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Tag Archives: Anita K. Boyle

interview!

If you’re a regular in these parts, you may know that Luther Allen and I co-produce a long-running poetry-reading series, SpeakEasy. Normally held before a live audience here in Bellingham, Washington, SpeakEasy has gone Zoom in the last year, and tomorrow, Saturday, April 24, 2021, at 7:00pm Pacific, we will host SpeakEasy 28: Homecoming with Rena Priest. Rena, who has just been named Washington State Poet Laureate 2021-2023, will be joined by four of her poetry mentors: James Bertolino, Anita K. Boyle, Nancy Pagh, and Jeanne Yeasting. It should be a wonderful evening of poetry. If you’d like to join us, just send an email to othermindpress AT gmail.com and request the Zoom link.

Meanwhile, in the run-up to tomorrow’s event, Margaret Bikman, the doyenne of all-things-arts-and-entertainment in our region, interviewed Luther and me. The 20-minute interview will stream online today, Friday, April 23, and again tomorrow, Saturday, April 24, in the 10:30am hour Pacific time (i.e., sometime between 10:30 and 11:30 it will air, but we can’t provide a more precise time). To listen in, go to KMRE.org or tune in live in Bellingham at 102.3FM. If you miss it, the interview will eventually be posted on Margaret’s Arts & Entertainment Spotlight podcast page.

Hope you’ll join us for one or more of these events in honor of National Poetry Month.

Whatcom Women Words and Work

You are invited to attend a free Whatcom Advocates presentation by four artists/poets on Thursday, April 12, 2018, 11:30 am – 1:00 pm, at the Whatcom Museum/Old City Hall (pictured), Rotunda Room.

Sheila Sondik, Anita K. Boyle, Nancy Canyon, and J.I. (Judy) Kleinberg will share their work, processes, and inspiration. For bios and additional information, see the Whatcom Museum event page.

“this is just to say”…

Poets on AssignmentAs writing groups go, six years is not a particularly long time; such groups meet for decades. But last night, as we sat down for our “Poets on Assignment” session, Jennifer Bullis pointed out that in that time we had rarely missed a month. And that’s a lot of poems.

Each month, Anita K. Boyle, Jeanne Yeasting, Jennifer Bullis, Jim Bertolino and I write a poem to a common prompt.* Sometimes the prompt is formal — sestina, pantoum — but more often it’s a word, a subject or a quirky combination — yellow; Möbius; maps and diacritical marks. If the prompt percolates in our minds for a month, we have each confessed that much of the writing gets done on the day of our meeting. Still, it’s a poem we might not otherwise have written.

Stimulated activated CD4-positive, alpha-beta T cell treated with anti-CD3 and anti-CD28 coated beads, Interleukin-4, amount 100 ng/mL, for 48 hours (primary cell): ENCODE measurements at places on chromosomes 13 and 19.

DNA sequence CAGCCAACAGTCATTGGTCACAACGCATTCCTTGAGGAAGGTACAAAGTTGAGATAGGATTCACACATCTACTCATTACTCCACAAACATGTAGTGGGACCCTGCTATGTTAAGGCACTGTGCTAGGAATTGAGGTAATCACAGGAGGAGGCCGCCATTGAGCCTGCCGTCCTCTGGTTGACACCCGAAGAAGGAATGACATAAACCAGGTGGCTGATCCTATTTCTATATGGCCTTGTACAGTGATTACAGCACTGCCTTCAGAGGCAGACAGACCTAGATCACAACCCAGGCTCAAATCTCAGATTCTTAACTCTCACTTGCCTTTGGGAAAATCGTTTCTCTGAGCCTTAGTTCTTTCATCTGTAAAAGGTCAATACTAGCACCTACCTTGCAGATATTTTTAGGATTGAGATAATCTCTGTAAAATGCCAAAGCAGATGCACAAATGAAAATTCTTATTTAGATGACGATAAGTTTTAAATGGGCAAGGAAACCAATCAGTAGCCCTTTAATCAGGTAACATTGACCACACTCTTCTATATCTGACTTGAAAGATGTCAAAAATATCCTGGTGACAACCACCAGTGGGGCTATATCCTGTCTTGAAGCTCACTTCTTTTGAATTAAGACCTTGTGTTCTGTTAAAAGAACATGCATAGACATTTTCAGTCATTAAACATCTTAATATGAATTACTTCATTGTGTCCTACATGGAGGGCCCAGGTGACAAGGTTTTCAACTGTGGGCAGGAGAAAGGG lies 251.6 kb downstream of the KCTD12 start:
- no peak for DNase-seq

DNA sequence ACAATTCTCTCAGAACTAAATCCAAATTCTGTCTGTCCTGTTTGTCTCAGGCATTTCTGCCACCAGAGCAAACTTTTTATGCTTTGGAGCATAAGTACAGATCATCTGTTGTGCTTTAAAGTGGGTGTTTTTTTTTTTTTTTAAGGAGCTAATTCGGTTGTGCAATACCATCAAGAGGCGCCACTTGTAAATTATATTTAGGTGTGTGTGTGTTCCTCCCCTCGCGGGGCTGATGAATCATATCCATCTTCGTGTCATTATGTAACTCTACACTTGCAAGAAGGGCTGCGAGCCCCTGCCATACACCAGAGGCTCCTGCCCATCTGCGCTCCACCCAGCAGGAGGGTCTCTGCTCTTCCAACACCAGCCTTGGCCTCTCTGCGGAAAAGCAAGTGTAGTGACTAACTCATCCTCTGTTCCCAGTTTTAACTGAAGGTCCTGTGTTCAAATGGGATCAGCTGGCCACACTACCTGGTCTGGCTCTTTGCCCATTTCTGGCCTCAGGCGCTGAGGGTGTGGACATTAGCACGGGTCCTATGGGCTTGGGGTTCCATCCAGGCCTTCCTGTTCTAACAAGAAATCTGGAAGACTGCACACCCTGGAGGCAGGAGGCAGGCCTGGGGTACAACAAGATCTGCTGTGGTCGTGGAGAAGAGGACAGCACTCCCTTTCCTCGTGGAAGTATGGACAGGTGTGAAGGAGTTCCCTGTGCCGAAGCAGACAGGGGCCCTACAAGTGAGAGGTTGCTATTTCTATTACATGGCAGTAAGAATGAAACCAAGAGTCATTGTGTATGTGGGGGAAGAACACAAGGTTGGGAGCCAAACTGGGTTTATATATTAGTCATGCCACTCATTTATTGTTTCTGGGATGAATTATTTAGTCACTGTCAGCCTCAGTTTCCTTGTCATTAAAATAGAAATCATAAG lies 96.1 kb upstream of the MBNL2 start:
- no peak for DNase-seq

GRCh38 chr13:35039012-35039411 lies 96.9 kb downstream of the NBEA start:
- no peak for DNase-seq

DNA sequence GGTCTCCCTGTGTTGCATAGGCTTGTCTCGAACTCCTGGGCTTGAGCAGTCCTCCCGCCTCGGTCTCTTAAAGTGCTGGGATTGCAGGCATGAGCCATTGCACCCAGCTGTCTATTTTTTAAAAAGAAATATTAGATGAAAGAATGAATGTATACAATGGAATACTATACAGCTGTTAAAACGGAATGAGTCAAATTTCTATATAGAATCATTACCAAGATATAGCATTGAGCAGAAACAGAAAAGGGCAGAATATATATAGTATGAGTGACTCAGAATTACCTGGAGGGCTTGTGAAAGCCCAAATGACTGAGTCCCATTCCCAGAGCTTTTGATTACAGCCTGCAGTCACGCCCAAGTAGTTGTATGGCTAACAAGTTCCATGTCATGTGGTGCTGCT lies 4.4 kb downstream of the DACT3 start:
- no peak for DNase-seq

When we meet — in various drinking or dining establishments around Bellingham — we read the poems aloud and discuss both questionable and triumphant aspects of the writing. Our drafts go home for polishing and we rarely see one another’s poems again unless and until they appear in print. Anita, Jennifer and Jim have published books since we started meeting and we have all done readings and published in literary journals.

I suppose that writing groups don’t always work out, but ours has for a variety of reasons. First, and perhaps foremost, is that we are each utterly unique in our vision and language. As I sit down to respond to a prompt (yesterday’s was hermit crab, and yesterday’s found poem just a happy accident), I am certain that all of us will take the same approach. But even if there is some resonance between the poems, they are always entirely, and surprisingly, different from one another.

Our comments also reflect those differences, offering important perspective that helps us clarify not just the poems we have written, but the poems someone else will read. We are honest in our assessments — honest, and kind — our intention always to improve each poem as if it were our own. We are committed to the process, recognizing that the prompts take us in directions we might not have ventured, encourage us to stretch. We trust one another. And that’s a lot.

I am immeasurably grateful to this group of poets, whose work I so admire and whose generosity, honesty, humor and friendship I so value. So this is just to say: thank you.

*Dave Cole remains an honorary member; he started out with us but moved away within the first year.
. . . . .
artwork by Anita K. Boyle

the horse

poetry tonight!

Whatcom Women Words and WorksPlease join Jeni Cottrell and the Firehouse Performing Arts Center, 1314 Harris Avenue in Fairhaven (Bellingham, Washington), this evening — Friday, August 22, 2014 — as they host a reception and poetry reading for Whatcom Women Words and Works.

The exhibit, which remains on view at the Firehouse Café through the month of August, features art and poetry by Sheila Sondik, J.I. Kleinberg, Nancy Canyon and Anita K. Boyle.

The reception begins at 6:30pm, the poetry reading (in the performance space) runs 7:15-8:00pm and the reception ends at 8:30pm. Hope to see you there!

exhibit and poetry reading

Whatcom Women Words and Works

Now on view: producer Jeni Cottrell presents Whatcom Women Words & Works, an art exhibit by four Whatcom County women who are both artists and poets — Anita K. Boyle, Nancy Canyon, J.I. Kleinberg and Sheila Sondik.

Their artwork and poetry will be on display August 1-31 in the Firehouse Café, 1314 Harris Avenue in Fairhaven (Bellingham, Washington), with a reception and poetry reading open to the public on Friday, August 22, 2014. The reception begins at 6:30pm, poetry reading 7:15 – 8:00pm, reception ends at 8:30pm.

The Firehouse Café is open 7:00am to 5:30pm seven days a week.

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